Paul had both gifts, so he is not ‘behind’ the other apostles in this matter. Christians who have not had such gifts ought not to fret, because God gives gifts as He sees fit. For myself, I have experienced both, but rarely. Nowadays knowledge and its teaching take precedence. I say this not to boast, but to tell critics that I am not talking of things I have no experience of, nor am I condemning what is merely second-hand to me.
I am often asked how a person may obtain these gifts. I have responded that when a person lives and breathes God’s will, God will reveal all to him or her, and will give gifts without the need to beg for them (as charismatics do). He may give us the desire to pray for certain gifts – and this desire will be strong and without ceasing. This is from God, Who places in us the desire to pray for the gifts in question. But, when we pray for what is not to be given to us and which God does not put upon our hearts, we will not receive it. Often, though, He will give gifts without prompting and they will surprise the recipient.
So, learn scripture, pray when you ought to pray, meditate on His word, live out what you learn and remain faithful, for this is the ground in which God sows gifts and grows fruit. They arise ‘naturally’ from fertile soil! Logically, if we are not faithful and have no idea what God’s will is, we cannot recognise a gift even if it is pushed upon us! Indeed, it is my belief, from observing Christians in their daily lives, that many ‘pray’ for things and then do not recognise those things when they come – or they attribute them to an human or ‘natural’ source.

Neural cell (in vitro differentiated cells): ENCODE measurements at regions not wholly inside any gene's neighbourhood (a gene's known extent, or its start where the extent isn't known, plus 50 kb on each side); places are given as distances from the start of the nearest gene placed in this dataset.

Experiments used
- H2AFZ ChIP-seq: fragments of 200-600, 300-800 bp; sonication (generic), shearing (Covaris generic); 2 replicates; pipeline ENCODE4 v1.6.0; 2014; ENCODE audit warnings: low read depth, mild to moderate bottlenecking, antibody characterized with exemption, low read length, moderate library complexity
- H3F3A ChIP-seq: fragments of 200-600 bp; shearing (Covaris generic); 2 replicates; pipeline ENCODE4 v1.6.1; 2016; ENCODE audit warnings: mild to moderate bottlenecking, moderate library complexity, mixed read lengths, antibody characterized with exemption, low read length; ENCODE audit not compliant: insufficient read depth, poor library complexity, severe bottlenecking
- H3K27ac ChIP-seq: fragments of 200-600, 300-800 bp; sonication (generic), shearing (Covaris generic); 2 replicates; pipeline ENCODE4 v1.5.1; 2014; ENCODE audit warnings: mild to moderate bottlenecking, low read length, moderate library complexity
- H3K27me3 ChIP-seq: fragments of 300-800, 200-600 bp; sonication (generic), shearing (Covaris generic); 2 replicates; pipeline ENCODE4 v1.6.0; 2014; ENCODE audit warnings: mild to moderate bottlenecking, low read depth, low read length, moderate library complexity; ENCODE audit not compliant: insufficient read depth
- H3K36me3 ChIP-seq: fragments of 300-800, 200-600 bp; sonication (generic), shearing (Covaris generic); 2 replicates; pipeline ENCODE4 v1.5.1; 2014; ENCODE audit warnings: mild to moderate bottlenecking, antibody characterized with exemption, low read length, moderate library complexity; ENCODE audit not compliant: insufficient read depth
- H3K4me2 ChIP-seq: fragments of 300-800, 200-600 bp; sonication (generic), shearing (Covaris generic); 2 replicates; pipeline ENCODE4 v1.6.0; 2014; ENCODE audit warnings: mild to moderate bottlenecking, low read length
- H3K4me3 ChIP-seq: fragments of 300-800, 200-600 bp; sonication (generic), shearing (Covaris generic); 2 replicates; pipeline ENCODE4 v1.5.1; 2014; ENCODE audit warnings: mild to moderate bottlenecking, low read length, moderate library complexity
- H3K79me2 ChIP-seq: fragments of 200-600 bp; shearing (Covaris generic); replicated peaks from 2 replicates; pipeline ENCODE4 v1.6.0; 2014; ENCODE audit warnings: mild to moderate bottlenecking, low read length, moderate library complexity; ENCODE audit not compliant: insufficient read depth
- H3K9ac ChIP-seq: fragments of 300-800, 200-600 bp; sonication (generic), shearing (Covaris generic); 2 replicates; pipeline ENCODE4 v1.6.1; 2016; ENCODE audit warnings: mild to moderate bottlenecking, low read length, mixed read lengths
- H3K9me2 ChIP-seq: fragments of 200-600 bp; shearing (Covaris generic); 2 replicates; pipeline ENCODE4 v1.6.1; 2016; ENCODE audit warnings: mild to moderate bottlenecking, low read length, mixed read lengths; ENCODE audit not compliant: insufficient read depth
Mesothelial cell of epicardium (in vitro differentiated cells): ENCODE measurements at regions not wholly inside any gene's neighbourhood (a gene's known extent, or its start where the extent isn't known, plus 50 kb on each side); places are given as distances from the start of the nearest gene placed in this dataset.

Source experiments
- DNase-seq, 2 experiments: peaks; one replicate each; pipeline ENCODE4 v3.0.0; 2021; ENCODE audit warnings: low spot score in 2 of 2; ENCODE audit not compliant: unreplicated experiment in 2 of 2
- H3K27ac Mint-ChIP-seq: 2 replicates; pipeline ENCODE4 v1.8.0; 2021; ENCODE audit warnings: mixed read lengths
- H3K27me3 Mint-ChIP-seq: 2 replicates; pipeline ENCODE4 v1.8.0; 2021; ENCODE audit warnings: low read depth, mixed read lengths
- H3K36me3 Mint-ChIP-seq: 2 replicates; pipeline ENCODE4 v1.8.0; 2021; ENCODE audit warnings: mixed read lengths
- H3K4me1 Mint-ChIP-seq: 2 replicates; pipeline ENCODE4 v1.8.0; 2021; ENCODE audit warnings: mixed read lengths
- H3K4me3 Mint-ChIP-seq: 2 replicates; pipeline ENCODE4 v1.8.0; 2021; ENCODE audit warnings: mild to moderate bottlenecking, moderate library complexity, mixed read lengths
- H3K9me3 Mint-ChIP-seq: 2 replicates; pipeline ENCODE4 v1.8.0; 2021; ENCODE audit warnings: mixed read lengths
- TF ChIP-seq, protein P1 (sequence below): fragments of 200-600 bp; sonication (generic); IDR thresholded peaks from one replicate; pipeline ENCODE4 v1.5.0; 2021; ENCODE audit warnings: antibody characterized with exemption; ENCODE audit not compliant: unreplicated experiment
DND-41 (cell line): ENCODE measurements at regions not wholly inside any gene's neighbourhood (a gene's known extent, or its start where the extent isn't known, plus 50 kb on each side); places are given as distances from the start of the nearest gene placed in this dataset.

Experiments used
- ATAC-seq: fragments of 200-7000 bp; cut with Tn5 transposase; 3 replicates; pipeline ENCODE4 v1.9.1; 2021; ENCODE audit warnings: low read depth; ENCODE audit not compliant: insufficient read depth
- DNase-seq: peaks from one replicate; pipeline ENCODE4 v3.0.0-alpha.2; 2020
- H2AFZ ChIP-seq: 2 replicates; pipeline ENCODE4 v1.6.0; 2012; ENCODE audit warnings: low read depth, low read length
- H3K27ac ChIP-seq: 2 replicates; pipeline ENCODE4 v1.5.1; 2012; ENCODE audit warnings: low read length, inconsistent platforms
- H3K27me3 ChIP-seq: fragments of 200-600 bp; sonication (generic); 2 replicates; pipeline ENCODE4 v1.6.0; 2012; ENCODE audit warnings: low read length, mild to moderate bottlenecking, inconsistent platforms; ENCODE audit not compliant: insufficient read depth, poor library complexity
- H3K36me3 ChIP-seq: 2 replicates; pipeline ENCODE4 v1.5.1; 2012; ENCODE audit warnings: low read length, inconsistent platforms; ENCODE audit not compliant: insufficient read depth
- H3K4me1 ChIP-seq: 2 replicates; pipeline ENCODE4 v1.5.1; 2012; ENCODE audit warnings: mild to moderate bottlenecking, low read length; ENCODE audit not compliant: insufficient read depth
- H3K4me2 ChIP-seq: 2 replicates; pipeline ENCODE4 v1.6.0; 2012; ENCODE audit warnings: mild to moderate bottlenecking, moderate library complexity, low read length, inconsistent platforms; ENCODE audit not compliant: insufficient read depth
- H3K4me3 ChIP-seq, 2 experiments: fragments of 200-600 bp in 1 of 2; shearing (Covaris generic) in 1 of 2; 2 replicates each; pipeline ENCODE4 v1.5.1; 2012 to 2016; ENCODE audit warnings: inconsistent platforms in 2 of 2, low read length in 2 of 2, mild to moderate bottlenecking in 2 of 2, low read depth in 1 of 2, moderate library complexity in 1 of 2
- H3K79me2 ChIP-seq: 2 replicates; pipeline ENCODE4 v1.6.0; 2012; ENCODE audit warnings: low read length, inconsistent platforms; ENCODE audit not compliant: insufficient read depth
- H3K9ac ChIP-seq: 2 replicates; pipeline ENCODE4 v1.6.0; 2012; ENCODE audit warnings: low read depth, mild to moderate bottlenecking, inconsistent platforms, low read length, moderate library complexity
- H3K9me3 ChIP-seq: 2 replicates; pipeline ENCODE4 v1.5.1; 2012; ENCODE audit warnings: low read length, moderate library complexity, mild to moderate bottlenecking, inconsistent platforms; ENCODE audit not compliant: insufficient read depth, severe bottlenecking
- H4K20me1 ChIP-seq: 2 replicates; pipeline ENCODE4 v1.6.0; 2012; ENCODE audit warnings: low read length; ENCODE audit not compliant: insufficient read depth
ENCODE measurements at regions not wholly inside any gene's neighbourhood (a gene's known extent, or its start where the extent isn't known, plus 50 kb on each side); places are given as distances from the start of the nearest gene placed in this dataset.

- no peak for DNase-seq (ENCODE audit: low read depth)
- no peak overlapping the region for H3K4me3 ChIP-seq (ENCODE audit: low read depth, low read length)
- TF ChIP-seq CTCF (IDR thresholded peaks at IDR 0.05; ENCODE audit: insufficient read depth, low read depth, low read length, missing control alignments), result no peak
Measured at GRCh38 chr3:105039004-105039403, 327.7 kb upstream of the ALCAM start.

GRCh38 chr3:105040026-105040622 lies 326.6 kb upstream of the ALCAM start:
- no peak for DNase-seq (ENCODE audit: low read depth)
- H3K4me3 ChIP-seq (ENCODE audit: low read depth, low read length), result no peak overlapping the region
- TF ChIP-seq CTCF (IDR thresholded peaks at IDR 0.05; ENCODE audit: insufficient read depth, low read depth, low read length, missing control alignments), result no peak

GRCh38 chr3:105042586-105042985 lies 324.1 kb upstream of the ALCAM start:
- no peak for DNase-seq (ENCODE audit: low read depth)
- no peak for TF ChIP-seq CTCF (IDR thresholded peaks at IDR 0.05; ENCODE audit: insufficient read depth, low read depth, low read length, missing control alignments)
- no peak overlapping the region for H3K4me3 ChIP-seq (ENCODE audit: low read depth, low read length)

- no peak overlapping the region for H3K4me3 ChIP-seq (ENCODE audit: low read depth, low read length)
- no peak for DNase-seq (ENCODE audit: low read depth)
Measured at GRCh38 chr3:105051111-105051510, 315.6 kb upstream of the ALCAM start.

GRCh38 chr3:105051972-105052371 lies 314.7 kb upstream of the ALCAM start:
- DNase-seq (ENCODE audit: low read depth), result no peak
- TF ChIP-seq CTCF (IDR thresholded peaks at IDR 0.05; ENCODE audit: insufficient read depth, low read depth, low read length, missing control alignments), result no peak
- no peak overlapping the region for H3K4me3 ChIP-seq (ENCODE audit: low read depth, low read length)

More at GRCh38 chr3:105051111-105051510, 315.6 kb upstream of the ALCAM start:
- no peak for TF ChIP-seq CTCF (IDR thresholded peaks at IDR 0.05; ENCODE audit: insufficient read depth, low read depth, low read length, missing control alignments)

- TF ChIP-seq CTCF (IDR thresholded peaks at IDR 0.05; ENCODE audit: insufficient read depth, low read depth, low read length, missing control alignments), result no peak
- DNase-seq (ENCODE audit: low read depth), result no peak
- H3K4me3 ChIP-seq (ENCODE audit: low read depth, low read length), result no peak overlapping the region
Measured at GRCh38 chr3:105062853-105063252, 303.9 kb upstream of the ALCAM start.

“I knew a man in Christ above fourteen years ago, (whether in the body, I cannot tell: God knoweth;) such an one caught up to the third heaven.
And I knew such a man, (whether in the body, or out of the body; I cannot tell: God knoweth;)
How that he was caught up into paradise, and heard unspeakable words, which is not lawful for a man to utter.
Of such an one will I glory: yet of myself I will not glory, but in mine infirmities.”
This text is very interesting in its use of language. In the first verse Paul is talking about his refusal to glory in what God had done, and was doing, in his life, even though it was necessary to silence wicked men. Now, he suddenly appears to be giving an illustration about a man he does not name or adequately describe. It is the supposition of some commentators that Paul was actually referring to himself, though it would not really matter or alter the meaning if it was someone else.
It is sometimes the case in literature and in those times, that a man will speak of himself in the third person. In this text it would be because Paul is too shy to speak of himself. In formal theses I may sometimes refer to the third person, ‘the author’, of the piece being written, rather than refer to myself in the first person. Whether the term ‘in Christ’ or ‘by Christ’ is correct, is unknown.
Whether Paul or someone else, the man was taken up to heaven. Paul cannot say if his actual body went there, or if it might have been a vision. John knew he had been taken to heaven, but Paul is unsure… which is comforting! (Paul did not know everything and neither do we!). The ‘third heaven’ usually means the place where God is.
Then Paul refers to a man (himself again?) who was caught up into paradise, to hear things that could not be uttered to anyone else. Again, John was ordered not to repeat certain things back on earth. Does ‘paradise’ mean ‘third heaven’ or Heaven? We are not told and we cannot tell. In other texts (see article on Christ and the thief on the cross) ‘paradise’ appears to be separate from heaven, a kind of intermediate place where people wait until the Second Coming. This is of no consequence to Christian daily living or to future desires/outcomes.